The long run marginal cost (LMC) curve shows the minimum amount by which cost is increased each time, when output is increased or the maximum amount of total cost that can be reduced, when output is reduced.
LMC curve is derived from the short run marginal cost (SMC) curves by considering the points of intersection of the SMCs, with vertical lines drawn from the points of tangency of corresponding SAC and LAC curve to the X-axis. This is illustrated in Fig. 9.14, where initially LAC curve is drawn through short- run average cost (SAC) curves. For the sake of simplicity, only three SAC curves have been considered.
In the long run, if the firm wants to produce OQ, output, it will choose the plant corresponding to SAC1. For this level of output, LAC curve is tangent to SAC, at point ‘A’. The corresponding LMC will be equal to SMC1 (i.e., BQ1) at point ‘B’ corresponding to OQ1 level of output. This happens, because, where for a given level of output, LAC is equal to SAC1 the LMC will also be equal to SMC.
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Thus, the LMC curve passes through point ‘B’. Further, if OQ2 output is produced, the firm will choose the plant corresponding to SAC2. For this level of output, ‘E’ is the point on LAC curve, where both SAC2 and SMC2 are equal, as the former attains minimum value at this point.
Therefore, for OQ2 level of output, LMC is equal to SMC2. The LMC curve will thus, pass through point ‘E’. This implies that the production of output level of OQ, in the long run involves marginal cost of EQ2.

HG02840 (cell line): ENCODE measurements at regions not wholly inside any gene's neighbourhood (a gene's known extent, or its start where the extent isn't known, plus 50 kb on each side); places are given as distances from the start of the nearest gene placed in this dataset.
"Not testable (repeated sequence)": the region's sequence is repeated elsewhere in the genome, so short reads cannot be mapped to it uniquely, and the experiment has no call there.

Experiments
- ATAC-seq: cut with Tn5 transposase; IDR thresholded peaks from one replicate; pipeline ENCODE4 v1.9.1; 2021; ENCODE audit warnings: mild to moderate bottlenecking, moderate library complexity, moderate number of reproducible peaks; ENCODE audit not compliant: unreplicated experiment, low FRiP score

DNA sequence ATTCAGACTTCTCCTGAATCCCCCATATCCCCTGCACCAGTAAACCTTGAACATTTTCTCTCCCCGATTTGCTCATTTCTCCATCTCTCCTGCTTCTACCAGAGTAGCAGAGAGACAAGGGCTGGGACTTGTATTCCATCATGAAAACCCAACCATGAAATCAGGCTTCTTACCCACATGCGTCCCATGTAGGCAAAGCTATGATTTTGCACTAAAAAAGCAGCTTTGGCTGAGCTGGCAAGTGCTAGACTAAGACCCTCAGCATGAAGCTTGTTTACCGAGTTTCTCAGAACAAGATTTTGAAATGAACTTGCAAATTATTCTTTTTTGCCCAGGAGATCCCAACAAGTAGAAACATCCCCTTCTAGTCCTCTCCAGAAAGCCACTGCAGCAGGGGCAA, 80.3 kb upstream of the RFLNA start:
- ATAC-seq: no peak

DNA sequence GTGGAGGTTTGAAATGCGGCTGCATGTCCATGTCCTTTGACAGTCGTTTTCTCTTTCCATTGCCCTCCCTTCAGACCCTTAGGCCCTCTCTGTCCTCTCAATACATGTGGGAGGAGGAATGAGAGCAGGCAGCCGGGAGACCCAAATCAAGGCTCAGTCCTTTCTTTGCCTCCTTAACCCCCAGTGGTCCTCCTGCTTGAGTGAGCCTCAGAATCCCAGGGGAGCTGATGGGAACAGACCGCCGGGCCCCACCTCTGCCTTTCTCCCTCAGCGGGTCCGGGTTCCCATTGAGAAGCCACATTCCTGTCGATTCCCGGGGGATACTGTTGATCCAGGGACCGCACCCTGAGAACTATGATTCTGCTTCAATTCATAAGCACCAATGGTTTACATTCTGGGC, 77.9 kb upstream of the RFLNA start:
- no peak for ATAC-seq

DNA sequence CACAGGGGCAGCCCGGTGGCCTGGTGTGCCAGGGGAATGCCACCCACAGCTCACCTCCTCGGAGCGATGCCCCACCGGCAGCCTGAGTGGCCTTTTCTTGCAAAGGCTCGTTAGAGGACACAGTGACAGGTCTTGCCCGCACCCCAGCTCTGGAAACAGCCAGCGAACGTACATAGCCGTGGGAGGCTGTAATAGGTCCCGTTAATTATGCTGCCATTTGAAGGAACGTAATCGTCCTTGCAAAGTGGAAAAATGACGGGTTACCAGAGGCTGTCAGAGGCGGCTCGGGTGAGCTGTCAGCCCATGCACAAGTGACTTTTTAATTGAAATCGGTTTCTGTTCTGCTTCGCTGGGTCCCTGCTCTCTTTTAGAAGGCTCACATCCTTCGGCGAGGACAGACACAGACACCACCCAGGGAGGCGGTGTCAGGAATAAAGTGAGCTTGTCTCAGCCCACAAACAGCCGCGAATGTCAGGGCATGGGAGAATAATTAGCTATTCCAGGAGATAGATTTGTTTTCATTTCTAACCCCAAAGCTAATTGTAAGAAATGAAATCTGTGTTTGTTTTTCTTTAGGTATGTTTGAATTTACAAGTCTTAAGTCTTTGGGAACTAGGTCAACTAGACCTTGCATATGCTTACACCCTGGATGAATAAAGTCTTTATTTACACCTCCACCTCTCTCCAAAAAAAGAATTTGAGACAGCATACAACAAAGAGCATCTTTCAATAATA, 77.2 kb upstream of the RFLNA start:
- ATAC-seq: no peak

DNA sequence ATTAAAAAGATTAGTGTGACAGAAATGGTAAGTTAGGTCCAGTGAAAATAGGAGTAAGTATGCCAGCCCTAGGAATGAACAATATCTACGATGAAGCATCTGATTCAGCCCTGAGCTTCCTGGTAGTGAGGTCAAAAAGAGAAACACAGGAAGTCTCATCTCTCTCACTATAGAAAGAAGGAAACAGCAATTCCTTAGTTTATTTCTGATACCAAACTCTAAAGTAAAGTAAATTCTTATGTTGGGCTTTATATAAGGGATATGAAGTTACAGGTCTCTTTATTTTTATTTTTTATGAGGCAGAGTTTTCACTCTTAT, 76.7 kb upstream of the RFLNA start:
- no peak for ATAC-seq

Finally, for output level of OQ3, the LMC is equal to SMC3 corresponding to the point of tangency between LAC and SAC3 at point ‘C’. The SMC3 corresponding to this point (or OQ3 level of output) is given by point ‘D’. This is the point through which LMC curve will pass. LMC for OQ3 level of output is equal to DQ3.
Fig. 9.14: Long Run Marginal Cost Curve
The LMC curve is derived by joining points ‘B’.’E’ and ‘D’. This curve passes through those points of SMCs, which correspond to respective tangency points of short run average cost curves with LAC curve.
The LMC curve can be defined as the locus of those points on the SMC curves, which correspond to the optimum plant size (and not the optimum output, i.e., the points of minimum SACs) for each output
The LMC can also be constructed by plotting the derivative of long-run total cost with respect to output level. In any case, the LMC is not the envelope of the short run marginal cost curves. Therefore, portions of SMC curves may lie below the LMC curve.
In other words, the short and the long run marginal cost curves may cross. Further, the LMC curve is flatter than the short-run marginal cost curve as (i) the U shape of the LAC curve is less pronounced than that of the SAC curve, and (ii) marginal costs rise more sharply in short run than in the long run.